By Ben Fractenberg
MANHATTAN — As rumors continued to swirl about Walmart moving to the Big Apple, the City Council has scheduled a hearing for next month to debate the merits of bringing the retailer to New York, according to the council’s website.
The event, titled "When Wal-Mart Comes to Town: The Effect on Small Businesses and Communities: A Historical and Prospective View," is a joint hearing by the Committee on Small Business and committees on community and economic development.
"We're excited to have this hearing and get all the information out in the open so it can be debated," Bennett Baruch, deputy chief of staff to Councilwoman Diana Reyna, told Crain’s New York Monday. Reyna chairs the Small Business Committee.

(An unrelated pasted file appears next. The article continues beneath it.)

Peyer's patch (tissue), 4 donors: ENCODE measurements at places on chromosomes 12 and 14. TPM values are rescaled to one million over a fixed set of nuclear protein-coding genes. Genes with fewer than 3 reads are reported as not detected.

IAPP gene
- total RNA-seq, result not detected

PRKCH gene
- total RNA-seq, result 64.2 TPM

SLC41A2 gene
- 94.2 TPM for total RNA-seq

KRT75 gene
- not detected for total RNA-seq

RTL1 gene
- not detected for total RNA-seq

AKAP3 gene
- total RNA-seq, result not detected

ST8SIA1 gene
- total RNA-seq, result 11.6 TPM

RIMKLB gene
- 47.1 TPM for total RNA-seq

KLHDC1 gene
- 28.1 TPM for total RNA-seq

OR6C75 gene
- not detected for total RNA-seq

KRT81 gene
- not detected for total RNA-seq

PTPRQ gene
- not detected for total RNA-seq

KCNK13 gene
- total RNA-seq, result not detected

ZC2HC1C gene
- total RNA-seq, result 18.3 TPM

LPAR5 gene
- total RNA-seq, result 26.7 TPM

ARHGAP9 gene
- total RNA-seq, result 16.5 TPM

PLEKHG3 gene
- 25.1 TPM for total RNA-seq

The Big Box retailer, which is the country's largest private employer, has tried several times to break into the New York market — most recently in 2005.
Walmart spokesman Steven Restivo said earlier this month that the company is once again looking at the possibility of opening a New York City store. Restivo would not confirm, though, whether they are looking at locations in Manhattan.
Public support for the store entering the city seems uncertain at best.
City Council Speaker Christine Quinn joined a labor protest against the retailer last June, the Daily News reported.
"You know, it isn’t that we don’t want Walmart," Quinn said at the rally, according to the News. "It’s that we don’t want companies that have led the nation in law suits being brought against them by workers. We don’t want companies that have the largest class-action in history brought against them. We don’t want companies where women are, over and over, paid less than men and not promoted. You can be very clear that I don’t want that."
The hearing will take place Dec. 14 at 1 p.m. in City Hall.